Hydrogen is not a primary energy source. It does not occur naturally on earth and can only be extracted from water or other substances by the application of large amounts of energy, some of which can be used to perform useful work when the hydrogen is oxidised to form water. Viewed in this light, hydrogen is just a way to store large amounts of energy in a transportable form. Hydrogen can be generated by using any convenient form of energy to extract it from the source materials. If renewable energy is used it is carbon neutral. It can, of course, be generated using nuclear energy from fission, but this seems unlikely when you consider how little uranium is available (see Fission power). Introducing a fission driven hydrogen economy would certainly be dependent on large-scale use of fast-breeder reactors.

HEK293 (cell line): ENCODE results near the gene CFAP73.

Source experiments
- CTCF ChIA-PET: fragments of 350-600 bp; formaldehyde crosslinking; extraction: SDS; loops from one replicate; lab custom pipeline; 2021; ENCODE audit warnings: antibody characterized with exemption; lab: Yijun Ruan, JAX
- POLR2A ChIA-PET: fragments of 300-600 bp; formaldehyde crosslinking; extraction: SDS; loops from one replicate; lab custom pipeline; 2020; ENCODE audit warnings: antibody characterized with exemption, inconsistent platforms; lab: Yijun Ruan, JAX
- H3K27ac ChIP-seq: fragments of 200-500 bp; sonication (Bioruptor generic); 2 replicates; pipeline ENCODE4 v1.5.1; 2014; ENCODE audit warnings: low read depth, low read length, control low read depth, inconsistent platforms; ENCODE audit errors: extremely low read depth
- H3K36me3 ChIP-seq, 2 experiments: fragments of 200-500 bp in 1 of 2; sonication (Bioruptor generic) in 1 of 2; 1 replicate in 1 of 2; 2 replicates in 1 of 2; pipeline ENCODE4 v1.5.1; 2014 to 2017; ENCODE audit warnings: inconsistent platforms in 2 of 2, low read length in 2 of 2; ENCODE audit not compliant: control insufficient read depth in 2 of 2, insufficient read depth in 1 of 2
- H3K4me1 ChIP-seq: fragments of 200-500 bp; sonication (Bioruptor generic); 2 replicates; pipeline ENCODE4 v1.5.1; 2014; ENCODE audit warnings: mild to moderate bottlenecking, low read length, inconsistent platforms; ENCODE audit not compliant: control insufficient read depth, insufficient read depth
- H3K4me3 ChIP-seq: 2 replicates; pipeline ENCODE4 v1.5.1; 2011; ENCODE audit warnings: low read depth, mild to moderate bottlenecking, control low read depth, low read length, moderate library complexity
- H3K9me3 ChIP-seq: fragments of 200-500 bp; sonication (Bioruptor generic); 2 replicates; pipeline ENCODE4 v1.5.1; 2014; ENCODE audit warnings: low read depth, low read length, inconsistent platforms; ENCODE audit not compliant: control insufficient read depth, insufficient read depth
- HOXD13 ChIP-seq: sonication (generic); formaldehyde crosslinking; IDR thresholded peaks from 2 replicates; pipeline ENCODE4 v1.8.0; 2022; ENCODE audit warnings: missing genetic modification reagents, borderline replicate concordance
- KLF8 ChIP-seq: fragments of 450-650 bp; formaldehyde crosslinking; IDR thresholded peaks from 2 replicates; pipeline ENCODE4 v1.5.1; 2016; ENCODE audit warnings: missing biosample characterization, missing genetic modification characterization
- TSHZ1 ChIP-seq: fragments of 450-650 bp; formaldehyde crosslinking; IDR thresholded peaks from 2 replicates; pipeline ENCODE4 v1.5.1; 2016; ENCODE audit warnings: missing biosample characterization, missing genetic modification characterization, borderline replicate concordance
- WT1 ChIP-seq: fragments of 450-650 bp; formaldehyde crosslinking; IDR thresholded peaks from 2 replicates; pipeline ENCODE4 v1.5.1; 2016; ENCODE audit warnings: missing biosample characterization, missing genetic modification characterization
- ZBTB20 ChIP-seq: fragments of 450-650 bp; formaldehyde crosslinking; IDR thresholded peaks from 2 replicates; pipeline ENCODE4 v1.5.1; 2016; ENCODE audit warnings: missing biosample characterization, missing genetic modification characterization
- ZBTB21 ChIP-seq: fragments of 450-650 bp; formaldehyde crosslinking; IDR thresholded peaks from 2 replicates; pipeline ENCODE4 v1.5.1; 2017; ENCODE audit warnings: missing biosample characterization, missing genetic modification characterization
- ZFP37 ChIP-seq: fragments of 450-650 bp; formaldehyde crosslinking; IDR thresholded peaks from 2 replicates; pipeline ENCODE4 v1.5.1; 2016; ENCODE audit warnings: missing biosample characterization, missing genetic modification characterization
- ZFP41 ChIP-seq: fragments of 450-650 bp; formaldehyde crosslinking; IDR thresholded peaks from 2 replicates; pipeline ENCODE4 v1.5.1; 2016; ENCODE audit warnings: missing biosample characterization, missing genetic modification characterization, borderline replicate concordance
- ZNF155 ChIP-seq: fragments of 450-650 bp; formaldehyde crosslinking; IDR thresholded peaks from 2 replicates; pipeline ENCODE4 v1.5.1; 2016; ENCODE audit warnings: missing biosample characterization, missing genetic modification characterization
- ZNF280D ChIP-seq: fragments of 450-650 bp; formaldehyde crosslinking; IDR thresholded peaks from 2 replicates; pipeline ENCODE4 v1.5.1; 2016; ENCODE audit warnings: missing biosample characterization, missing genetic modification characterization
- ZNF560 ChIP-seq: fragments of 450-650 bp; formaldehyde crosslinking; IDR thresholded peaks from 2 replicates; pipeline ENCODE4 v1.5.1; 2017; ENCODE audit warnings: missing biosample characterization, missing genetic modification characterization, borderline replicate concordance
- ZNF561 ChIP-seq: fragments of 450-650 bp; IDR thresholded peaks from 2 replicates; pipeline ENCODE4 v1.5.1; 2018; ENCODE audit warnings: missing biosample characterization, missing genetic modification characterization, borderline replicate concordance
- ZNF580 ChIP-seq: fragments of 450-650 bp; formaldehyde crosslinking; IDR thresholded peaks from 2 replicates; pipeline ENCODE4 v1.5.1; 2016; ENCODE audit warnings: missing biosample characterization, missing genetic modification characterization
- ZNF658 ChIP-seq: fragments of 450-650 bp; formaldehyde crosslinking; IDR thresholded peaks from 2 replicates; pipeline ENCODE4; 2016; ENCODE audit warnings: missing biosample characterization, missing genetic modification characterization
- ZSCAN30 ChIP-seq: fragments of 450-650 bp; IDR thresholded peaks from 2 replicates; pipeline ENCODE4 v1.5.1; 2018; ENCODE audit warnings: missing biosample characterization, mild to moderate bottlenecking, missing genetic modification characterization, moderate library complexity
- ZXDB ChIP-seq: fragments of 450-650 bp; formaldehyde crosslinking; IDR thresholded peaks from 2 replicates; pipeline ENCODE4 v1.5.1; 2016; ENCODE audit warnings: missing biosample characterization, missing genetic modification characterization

You generate hydrogen renewably by splitting water into hydrogen gas and oxygen, usually by electrolysis, though biogenic hydrogen may be a possibility. The oxygen is released into the atmosphere while the hydrogen is cooled and compressed until it liquifies. The liquid hydrogen would be taken to where it is needed and used to fly a plane or fuel a car. Here it releases energy by combining with oxygen to regenerate the water that was split to generate it in the first place. Electrolysing water to obtain hydrogen requires a great deal of energy: you put as least as much energy into electrolysing water as you get back later from a fuel cell or by burning it. Liquifying hydrogen also requires a lot of energy: possibly as much as was used in the electrolysis process. I haven't seen any firm figures on the overall efficiency of hydrogen use, so here's a best guess: